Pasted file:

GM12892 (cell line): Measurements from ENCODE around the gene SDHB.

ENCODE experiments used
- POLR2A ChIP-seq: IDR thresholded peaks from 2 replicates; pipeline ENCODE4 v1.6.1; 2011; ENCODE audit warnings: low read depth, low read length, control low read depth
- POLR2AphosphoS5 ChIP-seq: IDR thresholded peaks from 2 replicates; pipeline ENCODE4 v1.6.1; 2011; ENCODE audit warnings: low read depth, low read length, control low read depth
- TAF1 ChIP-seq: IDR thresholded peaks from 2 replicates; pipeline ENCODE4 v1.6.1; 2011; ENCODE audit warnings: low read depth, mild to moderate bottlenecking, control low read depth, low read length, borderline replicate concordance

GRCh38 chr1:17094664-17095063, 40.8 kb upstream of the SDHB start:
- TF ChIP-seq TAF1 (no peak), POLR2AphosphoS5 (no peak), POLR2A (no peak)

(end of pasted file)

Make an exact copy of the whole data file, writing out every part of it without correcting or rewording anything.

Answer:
GM12892 (cell line): Measurements from ENCODE around the gene SDHB.

ENCODE experiments used
- POLR2A ChIP-seq: IDR thresholded peaks from 2 replicates; pipeline ENCODE4 v1.6.1; 2011; ENCODE audit warnings: low read depth, low read length, control low read depth
- POLR2AphosphoS5 ChIP-seq: IDR thresholded peaks from 2 replicates; pipeline ENCODE4 v1.6.1; 2011; ENCODE audit warnings: low read depth, low read length, control low read depth
- TAF1 ChIP-seq: IDR thresholded peaks from 2 replicates; pipeline ENCODE4 v1.6.1; 2011; ENCODE audit warnings: low read depth, mild to moderate bottlenecking, control low read depth, low read length, borderline replicate concordance

GRCh38 chr1:17094664-17095063, 40.8 kb upstream of the SDHB start:
- TF ChIP-seq TAF1 (no peak), POLR2AphosphoS5 (no peak), POLR2A (no peak)